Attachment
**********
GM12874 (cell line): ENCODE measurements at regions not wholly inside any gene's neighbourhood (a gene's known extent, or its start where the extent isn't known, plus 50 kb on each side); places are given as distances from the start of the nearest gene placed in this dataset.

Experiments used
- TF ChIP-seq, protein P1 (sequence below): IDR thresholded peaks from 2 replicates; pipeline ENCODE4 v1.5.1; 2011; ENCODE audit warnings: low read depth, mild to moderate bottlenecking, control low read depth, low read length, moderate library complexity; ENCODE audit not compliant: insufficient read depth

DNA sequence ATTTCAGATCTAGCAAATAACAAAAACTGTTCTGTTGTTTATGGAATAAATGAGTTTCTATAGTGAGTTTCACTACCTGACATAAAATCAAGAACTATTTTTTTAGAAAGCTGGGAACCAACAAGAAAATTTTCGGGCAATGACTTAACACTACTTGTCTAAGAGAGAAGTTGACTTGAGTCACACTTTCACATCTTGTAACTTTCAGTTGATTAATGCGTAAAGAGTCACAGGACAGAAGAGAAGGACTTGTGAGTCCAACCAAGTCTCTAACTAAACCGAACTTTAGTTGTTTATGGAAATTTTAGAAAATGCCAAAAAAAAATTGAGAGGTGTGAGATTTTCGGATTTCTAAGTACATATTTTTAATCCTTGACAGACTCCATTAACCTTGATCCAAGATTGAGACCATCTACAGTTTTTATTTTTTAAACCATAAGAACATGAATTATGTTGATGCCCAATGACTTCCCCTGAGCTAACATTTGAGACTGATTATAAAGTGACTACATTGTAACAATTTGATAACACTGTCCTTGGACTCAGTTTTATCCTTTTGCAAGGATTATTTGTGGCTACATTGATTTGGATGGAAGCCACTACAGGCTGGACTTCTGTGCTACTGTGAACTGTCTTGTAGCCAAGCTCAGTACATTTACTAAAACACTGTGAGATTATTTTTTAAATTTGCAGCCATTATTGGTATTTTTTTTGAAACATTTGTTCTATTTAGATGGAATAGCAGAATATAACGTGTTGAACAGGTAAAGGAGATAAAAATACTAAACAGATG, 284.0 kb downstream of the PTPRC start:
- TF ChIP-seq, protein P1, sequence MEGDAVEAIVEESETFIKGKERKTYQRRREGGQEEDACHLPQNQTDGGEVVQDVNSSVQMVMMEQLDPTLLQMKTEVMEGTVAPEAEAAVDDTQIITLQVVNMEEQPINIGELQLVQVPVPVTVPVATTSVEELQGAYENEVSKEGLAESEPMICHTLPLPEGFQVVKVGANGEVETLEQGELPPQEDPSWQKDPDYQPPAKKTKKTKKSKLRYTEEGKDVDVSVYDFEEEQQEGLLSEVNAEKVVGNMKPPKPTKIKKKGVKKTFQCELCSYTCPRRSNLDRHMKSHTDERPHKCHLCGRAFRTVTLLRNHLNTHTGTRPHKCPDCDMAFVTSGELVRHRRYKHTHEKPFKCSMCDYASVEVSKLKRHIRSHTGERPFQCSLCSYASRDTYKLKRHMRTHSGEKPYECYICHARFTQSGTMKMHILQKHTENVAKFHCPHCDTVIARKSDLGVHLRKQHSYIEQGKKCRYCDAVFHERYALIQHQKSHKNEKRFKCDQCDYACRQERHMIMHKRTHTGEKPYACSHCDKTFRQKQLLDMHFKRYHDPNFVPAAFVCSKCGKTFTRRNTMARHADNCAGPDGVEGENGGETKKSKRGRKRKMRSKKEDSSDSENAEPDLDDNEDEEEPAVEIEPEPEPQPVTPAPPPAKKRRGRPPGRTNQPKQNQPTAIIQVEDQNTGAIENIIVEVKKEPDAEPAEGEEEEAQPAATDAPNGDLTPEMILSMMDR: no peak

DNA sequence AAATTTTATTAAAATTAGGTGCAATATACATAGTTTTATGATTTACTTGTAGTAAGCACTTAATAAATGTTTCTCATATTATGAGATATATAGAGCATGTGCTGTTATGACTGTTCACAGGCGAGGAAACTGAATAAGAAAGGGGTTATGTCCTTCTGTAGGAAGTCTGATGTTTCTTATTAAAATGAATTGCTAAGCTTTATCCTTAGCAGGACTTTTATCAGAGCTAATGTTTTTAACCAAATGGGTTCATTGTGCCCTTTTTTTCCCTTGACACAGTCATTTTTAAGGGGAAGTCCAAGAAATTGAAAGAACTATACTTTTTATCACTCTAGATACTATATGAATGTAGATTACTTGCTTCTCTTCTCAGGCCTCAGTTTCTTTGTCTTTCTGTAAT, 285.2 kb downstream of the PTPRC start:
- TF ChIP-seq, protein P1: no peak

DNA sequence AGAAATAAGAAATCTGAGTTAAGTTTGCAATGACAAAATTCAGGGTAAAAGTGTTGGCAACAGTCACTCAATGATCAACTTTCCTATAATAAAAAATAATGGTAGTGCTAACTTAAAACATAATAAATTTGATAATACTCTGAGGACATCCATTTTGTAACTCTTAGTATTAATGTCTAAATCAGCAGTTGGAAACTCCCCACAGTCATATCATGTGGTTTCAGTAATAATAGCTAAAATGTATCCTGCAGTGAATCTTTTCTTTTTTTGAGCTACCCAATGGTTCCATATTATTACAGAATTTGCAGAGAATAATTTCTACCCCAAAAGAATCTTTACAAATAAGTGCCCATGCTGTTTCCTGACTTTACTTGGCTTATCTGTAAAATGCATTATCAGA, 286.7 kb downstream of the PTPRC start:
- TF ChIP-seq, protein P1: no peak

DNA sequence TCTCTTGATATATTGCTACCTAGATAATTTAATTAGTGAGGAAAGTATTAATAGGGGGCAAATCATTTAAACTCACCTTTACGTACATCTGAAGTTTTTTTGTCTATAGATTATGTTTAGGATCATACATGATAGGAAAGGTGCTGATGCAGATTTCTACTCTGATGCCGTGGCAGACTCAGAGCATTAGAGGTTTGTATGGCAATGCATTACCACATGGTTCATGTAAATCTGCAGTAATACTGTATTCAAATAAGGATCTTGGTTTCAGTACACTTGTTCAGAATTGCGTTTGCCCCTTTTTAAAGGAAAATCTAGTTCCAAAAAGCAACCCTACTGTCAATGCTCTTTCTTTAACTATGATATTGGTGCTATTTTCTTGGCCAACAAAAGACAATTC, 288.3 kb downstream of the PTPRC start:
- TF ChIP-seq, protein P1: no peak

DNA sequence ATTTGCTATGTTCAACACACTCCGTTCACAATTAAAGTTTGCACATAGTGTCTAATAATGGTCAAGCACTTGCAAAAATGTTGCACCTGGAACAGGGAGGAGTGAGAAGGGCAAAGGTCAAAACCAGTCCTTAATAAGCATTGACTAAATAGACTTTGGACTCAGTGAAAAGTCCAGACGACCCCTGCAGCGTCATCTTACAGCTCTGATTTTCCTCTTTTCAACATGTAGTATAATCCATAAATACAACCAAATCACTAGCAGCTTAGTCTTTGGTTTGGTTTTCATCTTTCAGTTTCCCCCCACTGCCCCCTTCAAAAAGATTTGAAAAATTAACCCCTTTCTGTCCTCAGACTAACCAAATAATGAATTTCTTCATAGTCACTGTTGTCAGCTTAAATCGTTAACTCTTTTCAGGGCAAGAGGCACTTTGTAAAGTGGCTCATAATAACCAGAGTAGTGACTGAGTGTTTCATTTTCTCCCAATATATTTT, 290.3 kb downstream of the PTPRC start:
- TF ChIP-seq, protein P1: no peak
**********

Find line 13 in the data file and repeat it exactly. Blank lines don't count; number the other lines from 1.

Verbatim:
- TF ChIP-seq, protein P1: no peak